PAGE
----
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Interview With Bryan Minear

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Starting out with a polaroid camera, getting into portrait photography and finally doing what you want to do. Bryan Minear shares his experiences and difficulties during his photographic career

What was it that inspired you to become a photographer?
I remember being very young and experiencing an instant polaroid camera for the first time. Watching the images develop right before my eyes was a magical experience. Even then, as young as I was, it was more than just the novelty that stuck with me. The concept of freezing a completely unique moment in time has always been the idea that pushed me further and further into the photography world.

How long were you photographing before you decided to become a pro? What did that process look like?
Photography truly started for me in college, when I took my first film photography class. The connection that I felt early on was intensified when I stepped foot in the darkroom and started learning those processes and techniques. Film paved the way for my first digital camera and not long after that I was second shooting weddings and teaching myself off-camera flash techniques for shooting portraits. I was a graphic design major and photography always seemed like something that would supplement my design work. After graduating I began my career as a full time freelance photographer, shooting everything from family and senior portraits, to weddings and events. In other words, it was never something that I set out to do. It kind of happened.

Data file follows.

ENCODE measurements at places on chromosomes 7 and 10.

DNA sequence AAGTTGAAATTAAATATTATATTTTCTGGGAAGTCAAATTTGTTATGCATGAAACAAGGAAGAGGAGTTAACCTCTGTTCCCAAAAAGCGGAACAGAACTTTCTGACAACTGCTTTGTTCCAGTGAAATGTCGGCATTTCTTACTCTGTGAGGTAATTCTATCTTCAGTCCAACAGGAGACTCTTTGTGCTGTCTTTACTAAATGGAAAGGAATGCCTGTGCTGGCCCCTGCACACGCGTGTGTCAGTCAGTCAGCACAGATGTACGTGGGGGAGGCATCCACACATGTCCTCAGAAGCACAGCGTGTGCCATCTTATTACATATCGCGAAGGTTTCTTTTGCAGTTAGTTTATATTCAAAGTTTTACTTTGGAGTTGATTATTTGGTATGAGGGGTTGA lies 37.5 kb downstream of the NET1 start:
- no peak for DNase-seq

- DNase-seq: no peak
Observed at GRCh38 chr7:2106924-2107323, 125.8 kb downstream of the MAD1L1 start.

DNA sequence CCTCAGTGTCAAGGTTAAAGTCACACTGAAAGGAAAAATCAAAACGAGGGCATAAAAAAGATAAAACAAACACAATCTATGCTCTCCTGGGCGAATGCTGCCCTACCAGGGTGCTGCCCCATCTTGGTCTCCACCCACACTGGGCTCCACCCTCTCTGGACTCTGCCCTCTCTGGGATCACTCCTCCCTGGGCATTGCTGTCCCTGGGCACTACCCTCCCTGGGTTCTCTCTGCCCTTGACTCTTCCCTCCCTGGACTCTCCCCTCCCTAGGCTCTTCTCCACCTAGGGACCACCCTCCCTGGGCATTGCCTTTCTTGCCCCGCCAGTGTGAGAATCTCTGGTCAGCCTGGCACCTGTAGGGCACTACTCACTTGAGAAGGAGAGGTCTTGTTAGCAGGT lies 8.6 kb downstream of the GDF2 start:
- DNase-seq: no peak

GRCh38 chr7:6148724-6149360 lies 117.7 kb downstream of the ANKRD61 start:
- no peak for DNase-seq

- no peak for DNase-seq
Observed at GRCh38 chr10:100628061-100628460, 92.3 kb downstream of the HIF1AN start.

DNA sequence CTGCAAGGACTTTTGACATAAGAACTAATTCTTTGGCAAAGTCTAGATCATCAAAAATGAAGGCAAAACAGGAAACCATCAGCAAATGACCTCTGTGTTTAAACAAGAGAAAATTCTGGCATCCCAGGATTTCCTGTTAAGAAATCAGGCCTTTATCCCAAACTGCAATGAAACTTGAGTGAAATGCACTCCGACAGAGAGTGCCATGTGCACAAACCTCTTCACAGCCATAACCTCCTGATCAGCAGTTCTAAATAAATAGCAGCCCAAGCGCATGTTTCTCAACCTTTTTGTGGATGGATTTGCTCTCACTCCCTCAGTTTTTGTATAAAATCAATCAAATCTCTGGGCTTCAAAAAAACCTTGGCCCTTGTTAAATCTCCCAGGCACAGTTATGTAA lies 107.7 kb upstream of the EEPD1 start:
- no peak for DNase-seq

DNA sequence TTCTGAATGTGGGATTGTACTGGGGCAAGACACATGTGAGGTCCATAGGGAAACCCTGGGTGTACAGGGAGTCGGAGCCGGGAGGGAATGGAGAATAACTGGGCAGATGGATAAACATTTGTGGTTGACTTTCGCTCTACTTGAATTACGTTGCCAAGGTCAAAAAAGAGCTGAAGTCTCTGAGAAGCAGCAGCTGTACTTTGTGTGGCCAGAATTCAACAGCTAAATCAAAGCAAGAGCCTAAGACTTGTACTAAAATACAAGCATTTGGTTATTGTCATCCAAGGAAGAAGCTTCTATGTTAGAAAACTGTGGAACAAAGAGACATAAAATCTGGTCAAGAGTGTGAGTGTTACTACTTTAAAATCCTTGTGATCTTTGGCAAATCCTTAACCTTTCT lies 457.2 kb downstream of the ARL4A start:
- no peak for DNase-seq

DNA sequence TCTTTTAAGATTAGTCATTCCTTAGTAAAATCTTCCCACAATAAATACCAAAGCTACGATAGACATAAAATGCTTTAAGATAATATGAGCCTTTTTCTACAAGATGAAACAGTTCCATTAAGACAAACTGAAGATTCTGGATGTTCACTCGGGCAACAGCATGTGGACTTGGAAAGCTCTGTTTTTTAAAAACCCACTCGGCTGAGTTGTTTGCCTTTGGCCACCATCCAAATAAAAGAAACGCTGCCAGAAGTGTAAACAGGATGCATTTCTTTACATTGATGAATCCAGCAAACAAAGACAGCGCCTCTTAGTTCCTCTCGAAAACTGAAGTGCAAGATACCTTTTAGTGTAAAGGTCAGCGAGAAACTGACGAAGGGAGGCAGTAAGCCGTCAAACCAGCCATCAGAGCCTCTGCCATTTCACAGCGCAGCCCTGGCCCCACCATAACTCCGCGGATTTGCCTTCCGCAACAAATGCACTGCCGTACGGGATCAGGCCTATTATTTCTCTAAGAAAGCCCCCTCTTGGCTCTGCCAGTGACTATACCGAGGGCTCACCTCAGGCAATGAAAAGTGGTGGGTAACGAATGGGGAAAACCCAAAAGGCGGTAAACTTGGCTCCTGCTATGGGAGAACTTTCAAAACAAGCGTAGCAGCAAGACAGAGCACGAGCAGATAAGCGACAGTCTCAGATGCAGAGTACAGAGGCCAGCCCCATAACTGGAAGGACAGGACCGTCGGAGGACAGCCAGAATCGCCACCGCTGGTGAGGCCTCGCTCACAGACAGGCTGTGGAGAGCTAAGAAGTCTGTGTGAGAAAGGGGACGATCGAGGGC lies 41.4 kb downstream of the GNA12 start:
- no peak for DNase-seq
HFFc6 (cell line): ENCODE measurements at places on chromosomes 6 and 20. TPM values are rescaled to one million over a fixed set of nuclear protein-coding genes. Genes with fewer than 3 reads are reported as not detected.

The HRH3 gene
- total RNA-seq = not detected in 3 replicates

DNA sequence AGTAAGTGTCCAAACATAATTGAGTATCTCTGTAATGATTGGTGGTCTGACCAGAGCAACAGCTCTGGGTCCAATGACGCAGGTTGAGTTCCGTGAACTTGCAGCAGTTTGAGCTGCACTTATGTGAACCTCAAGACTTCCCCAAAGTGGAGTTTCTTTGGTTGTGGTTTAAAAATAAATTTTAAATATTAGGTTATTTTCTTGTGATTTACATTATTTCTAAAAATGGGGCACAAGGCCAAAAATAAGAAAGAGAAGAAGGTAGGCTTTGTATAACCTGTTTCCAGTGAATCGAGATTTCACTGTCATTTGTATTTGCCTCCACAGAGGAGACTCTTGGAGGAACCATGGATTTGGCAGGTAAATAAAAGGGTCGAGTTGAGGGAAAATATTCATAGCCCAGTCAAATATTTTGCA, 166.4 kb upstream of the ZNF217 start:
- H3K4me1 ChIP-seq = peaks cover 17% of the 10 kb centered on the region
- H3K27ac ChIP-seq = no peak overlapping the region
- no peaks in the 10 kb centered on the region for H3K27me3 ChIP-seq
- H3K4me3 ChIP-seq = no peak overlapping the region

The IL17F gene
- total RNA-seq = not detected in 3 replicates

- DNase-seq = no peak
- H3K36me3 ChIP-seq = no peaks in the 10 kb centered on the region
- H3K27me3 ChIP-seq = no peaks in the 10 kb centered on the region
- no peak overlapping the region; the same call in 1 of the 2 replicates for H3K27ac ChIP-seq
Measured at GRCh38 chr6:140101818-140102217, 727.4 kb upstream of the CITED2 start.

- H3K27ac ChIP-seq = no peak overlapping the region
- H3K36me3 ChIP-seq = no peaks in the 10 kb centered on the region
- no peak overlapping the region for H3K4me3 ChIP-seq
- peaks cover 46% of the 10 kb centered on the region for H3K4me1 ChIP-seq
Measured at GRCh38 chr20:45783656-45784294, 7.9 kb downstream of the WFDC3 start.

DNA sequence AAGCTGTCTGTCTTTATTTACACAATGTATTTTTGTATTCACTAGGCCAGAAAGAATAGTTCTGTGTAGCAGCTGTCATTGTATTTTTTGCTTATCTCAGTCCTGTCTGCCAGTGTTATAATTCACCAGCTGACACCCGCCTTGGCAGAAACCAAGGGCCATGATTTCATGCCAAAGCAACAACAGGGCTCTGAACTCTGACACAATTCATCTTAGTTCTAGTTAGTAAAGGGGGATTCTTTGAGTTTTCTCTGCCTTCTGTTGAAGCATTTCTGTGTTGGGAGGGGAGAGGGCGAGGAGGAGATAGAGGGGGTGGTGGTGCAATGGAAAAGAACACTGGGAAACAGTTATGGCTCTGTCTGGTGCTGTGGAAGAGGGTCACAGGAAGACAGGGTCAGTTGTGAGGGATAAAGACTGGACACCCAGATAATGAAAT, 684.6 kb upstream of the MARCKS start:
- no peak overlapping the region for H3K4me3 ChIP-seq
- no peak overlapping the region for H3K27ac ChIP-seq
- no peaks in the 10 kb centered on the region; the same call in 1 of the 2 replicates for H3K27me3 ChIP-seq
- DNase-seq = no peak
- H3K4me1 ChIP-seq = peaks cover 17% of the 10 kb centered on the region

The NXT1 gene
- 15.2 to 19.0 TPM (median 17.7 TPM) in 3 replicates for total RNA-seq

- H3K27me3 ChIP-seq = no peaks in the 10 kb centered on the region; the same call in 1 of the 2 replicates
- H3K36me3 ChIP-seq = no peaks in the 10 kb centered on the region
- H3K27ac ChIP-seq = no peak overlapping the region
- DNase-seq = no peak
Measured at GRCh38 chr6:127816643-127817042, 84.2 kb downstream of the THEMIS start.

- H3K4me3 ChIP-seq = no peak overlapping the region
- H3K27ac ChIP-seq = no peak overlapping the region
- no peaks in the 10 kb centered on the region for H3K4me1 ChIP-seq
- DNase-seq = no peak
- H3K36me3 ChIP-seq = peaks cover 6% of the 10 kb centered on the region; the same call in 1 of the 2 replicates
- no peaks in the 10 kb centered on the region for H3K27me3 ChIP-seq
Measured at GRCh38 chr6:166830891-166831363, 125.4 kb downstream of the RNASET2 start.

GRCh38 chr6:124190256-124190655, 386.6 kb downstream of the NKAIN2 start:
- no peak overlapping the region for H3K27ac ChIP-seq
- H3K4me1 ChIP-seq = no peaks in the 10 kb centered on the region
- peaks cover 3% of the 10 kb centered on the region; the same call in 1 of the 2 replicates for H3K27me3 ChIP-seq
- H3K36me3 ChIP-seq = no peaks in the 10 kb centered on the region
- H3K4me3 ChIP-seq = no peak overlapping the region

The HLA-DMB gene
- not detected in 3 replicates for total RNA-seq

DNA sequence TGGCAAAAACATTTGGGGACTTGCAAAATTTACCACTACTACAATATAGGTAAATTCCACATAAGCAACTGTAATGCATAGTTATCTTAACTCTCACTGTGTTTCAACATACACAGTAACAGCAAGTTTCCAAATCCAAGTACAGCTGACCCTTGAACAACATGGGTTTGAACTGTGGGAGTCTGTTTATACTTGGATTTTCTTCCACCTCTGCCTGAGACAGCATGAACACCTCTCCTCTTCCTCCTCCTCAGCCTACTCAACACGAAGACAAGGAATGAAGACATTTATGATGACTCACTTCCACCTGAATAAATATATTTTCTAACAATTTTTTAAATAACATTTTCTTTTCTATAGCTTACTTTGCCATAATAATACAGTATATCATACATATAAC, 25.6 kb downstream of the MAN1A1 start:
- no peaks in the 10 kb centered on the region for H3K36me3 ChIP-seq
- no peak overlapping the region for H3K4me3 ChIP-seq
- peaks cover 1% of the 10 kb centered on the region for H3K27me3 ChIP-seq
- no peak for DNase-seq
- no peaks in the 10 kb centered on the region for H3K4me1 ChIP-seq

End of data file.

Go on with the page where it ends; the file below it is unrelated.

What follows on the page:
Describe a difficulty you faced when you first started out, that you had to overcome as a new professional.
I was always drawn more to landscape and cityscape photography, but I needed to pay my bills with the work that I was doing, so I gravitated towards portraits. Posing and working with people in front of the camera were not things that came naturally to me, so it took a lot of work to develop my 'persona' behind the camera to get the most out of the models.

When did you start using the Fujifilm system and why did you initially choose Fujifilm to be such a huge part of your process?
I began with the original X100 after I saw it announced at Photokina in 2012. I know many photographers that have said this same thing, and it really doesn’t make a whole lot of sense to me even now, but I felt this connection to the camera as soon as I saw it. I knew I had to have it. At the time, I was primarily a Canon DSLR shooter, but the idea of being a full-time portrait photographer was really waning on me. I was getting burnt-out because it wasn’t my true passion. So, the X100 became my DSLR escape camera that I took everywhere with me. My whole world began to change and, when I was shooting only for me, I felt like I did when I first started photography. It didn’t take long for me to invest in the X-Pro1 and not too long after, I was abandoning my DSLRs entirely.

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Did you experience a noticeable difference in your workflow when you changed systems to Fujifilm?
There was a huge difference once I began to take my cameras everywhere with me. I was shooting consistently and teaching myself to 'see' like I had never seen before. These cameras have an amazing way of making you want to pick them up and shoot, as well as feeling like an extension of yourself while you are shooting, leaving just you and the subject to make a connection.

Not only that, but Photoshop has always been my darkroom. In my eyes, that process is just as integral as capturing. Over time I began to develop my style, and it had everything to do with contrast and tonality. But, when I began shooting with the X Series, color theory worked its way in. I saw the importance and beauty in defining my own color palette to my images, based entirely on the film simulation modes.